1st Edition

Classroom Assessment and Educational Measurement

Edited By Susan M. Brookhart, James H. McMillan Copyright 2020
    296 Pages 10 B/W Illustrations
    by Routledge

    296 Pages 10 B/W Illustrations
    by Routledge

    Classroom Assessment and Educational Measurement explores the ways in which the theory and practice of both educational measurement and the assessment of student learning in classroom settings mutually inform one another. Chapters by assessment and measurement experts consider the nature of classroom assessment information, from student achievement to affective and socio-emotional attributes; how teachers interpret and work with assessment results; and emerging issues in assessment such as digital technologies and diversity/inclusion.

    This book uniquely considers the limitations of applying large-scale educational measurement theory to classroom assessment and the adaptations necessary to make this transfer useful. Researchers, graduate students, industry professionals, and policymakers will come away with an essential understanding of how the classroom assessment context is essential to broadening contemporary educational measurement perspectives.

    The Open Access version of this book, available at http://www.taylorfrancis.com, has been made available under a Creative Commons Attribution-Non Commercial-No Derivatives 4.0 license.

    Contributor Biographies. Introduction, Susan M. Brookhart and James H. McMillan I. Classroom Assessment Information 1. Perspectives on the Validity of Classroom Assessments, Michael T. Kane and Saskia Wools 2. Cognitive Diagnosis is Not Enough: The Challenge of Measuring Learning with Classroom Assessments, Jacqueline P. Leighton 3. Language in Practice: A Mediator of Valid Interpretations of Information Generated by Classroom Assessments among Linguistically and Culturally Diverse Students, Alison L. Bailey and Richard Durán 4. Feedback and Measurement, Susan M. Brookhart 5. Discussion of Part I: Assessment Information in Context, James H. McMillan II. The Use of Classroom Assessment Information to Enhance Learning 6. Guidance in the Standards for Classroom Assessment: Useful or Irrelevant? Steve Ferrara, K. Maxey-Moore, and Susan M. Brookhart 7. Defining Trustworthiness for Teachers’ Multiple Uses of Classroom Assessment Results, Alicia C. Alonzo 8. Learning Progressions and Embedded Assessment, Derek C. Briggs and Erin M. Furtak 9. The Role of Technology-Enhanced Self and Peer Assessment in Formative Assessment, E. Caroline Wylie and Christine J. Lyon 10. Discussion of Part II: Should "Measurement" Have a Role in Teacher Learning about Classroom Assessment? Lorrie A. Shepard III. Emerging Issues in Classroom Assessment 11. Towards Measures of Different and Useful Aspects of Schooling: Why Schools Need Both Teacher Assigned Grades and Standardized Assessments, Alex J. Bowers 12. Digital Technologies: Supporting and Advancing Assessment Practices in the Classroom, Michael Russell 13. Fairness in Classroom Assessment, Joan Herman and Linda Cook 14. Discussion of Part III: Emerging Issues in Classroom Assessment, Mark R. Wilson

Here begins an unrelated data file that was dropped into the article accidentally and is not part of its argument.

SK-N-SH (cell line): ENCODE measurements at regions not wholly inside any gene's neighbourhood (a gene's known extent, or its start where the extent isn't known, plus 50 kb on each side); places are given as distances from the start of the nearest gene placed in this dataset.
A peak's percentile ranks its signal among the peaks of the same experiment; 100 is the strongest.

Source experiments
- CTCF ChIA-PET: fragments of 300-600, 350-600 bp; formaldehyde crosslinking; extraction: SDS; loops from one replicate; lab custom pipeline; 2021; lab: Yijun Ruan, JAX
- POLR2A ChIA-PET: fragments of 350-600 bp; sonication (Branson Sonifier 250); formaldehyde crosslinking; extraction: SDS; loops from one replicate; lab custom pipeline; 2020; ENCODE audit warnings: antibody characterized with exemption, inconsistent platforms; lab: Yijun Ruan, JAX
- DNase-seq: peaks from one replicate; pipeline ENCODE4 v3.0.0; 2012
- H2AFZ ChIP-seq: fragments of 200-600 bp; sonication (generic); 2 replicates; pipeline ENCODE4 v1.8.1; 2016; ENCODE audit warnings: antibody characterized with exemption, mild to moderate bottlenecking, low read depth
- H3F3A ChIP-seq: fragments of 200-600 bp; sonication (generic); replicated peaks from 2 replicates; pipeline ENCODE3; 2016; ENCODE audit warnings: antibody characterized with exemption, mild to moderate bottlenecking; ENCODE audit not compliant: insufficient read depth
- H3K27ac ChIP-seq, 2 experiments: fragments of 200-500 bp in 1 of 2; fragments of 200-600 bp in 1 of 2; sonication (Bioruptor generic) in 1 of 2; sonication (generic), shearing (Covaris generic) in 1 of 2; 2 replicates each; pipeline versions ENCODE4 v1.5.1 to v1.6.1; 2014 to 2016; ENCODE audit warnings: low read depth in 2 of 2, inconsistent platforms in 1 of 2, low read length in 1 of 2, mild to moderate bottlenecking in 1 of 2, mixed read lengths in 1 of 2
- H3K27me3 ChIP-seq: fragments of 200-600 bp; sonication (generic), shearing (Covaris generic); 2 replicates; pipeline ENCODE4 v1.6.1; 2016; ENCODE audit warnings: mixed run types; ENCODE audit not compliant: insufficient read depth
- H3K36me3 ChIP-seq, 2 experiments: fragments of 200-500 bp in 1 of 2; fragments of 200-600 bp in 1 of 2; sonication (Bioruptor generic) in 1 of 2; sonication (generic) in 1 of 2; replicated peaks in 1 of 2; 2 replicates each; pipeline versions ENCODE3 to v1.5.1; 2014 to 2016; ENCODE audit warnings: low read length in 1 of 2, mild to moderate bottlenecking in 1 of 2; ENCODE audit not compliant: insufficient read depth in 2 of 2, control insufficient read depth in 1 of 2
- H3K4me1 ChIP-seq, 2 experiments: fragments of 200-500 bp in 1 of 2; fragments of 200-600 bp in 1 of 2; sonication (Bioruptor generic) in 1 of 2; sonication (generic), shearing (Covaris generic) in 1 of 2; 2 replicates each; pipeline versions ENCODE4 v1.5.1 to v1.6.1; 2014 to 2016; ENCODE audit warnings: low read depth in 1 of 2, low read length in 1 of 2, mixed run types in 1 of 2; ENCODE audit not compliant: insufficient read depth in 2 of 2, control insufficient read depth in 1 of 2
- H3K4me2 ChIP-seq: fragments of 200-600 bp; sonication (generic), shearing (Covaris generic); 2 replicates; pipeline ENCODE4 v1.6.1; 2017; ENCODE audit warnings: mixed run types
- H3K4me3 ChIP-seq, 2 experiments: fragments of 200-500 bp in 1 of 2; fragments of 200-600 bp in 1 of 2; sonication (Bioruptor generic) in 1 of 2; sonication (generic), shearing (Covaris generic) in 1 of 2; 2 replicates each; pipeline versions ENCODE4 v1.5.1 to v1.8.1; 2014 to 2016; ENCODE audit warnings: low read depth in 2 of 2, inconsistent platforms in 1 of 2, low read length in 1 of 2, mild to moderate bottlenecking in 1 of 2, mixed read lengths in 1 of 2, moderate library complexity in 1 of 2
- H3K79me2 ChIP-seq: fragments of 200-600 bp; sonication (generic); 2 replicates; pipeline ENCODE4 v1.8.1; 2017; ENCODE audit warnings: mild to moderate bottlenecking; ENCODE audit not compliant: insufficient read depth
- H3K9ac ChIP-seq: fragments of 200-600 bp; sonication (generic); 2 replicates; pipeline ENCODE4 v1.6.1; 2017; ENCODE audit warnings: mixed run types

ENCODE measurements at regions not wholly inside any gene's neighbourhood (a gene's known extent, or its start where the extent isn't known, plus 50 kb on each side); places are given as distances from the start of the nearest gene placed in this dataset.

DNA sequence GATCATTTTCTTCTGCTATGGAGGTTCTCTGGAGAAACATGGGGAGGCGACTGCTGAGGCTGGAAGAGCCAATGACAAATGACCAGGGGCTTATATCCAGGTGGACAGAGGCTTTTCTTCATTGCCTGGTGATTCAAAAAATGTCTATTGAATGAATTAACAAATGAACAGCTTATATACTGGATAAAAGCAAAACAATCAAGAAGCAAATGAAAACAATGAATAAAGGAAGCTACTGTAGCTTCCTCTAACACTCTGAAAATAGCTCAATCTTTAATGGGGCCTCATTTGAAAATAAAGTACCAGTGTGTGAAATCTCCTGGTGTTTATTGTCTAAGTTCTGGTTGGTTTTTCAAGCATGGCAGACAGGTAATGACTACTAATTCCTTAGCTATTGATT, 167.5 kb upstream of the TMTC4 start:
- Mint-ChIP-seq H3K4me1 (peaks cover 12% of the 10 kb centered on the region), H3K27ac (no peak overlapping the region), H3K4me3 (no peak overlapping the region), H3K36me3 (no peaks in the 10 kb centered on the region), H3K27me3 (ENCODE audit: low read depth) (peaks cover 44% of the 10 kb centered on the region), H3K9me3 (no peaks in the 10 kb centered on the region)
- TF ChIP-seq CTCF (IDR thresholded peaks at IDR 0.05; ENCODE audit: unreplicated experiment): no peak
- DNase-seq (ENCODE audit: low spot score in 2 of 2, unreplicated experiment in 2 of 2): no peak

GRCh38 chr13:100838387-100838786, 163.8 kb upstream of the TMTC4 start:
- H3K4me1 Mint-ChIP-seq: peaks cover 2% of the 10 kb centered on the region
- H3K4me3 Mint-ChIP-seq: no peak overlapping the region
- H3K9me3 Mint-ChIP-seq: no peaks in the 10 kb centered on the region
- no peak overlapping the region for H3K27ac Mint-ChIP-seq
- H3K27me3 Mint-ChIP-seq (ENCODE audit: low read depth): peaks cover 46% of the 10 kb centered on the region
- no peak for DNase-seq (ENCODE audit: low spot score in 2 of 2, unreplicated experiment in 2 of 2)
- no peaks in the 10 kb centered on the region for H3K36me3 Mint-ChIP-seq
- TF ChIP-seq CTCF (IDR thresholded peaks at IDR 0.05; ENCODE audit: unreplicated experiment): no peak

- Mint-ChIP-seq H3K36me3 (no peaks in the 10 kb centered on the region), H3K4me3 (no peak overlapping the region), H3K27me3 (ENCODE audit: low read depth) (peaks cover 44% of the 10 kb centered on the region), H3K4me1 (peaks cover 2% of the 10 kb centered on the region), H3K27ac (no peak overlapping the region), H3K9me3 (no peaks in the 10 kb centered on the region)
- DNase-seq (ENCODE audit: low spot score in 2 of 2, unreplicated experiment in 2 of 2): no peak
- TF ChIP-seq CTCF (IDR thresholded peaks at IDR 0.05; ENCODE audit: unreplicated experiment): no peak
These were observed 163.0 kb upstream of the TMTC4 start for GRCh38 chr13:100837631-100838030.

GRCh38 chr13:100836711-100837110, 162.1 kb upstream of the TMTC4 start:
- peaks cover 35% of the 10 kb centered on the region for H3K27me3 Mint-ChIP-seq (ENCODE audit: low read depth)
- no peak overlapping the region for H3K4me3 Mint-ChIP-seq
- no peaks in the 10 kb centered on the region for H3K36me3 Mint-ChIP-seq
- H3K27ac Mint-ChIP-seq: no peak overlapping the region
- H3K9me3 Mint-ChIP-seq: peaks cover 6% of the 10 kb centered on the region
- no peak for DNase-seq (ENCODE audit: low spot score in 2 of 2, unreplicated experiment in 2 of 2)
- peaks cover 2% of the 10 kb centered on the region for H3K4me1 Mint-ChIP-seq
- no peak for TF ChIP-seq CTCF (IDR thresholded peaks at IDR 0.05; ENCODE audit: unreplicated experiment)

Susan M. Brookhart is Professor Emerita in the School of Education at Duquesne University, USA, and an independent educational consultant.

    James H. McMillan is Professor in the Department of Foundations of Education in the School of Education at Virginia Commonwealth University, USA.

    "For too long, the field of assessment has been divided into two camps: those focused on classroom assessment and those focused on large-scale standardized testing. The former group has concentrated more on students and curriculum and the latter on data and analytic techniques. Susan M. Brookhart and James H. McMillan have done a masterful job assembling a stellar cast of experts to bring together these two sub-fields of assessment. The fact that an assessment book with many chapters authored by some of the biggest names in large-scale assessment uses the word "student" 2,827 times, "learning" 1,578 times, and "instruction" 322 times (and "reliability" only 110 times!) provides me with hope that educational assessment can return to its most important purpose: providing the feedback that helps teachers teach better and students learn better. It should be read by every measurement expert."

    --Neal Kingston, University Distinguished Professor of Educational Psychology and Director of the Achievement and Assessment Institute at the University of Kansas, USA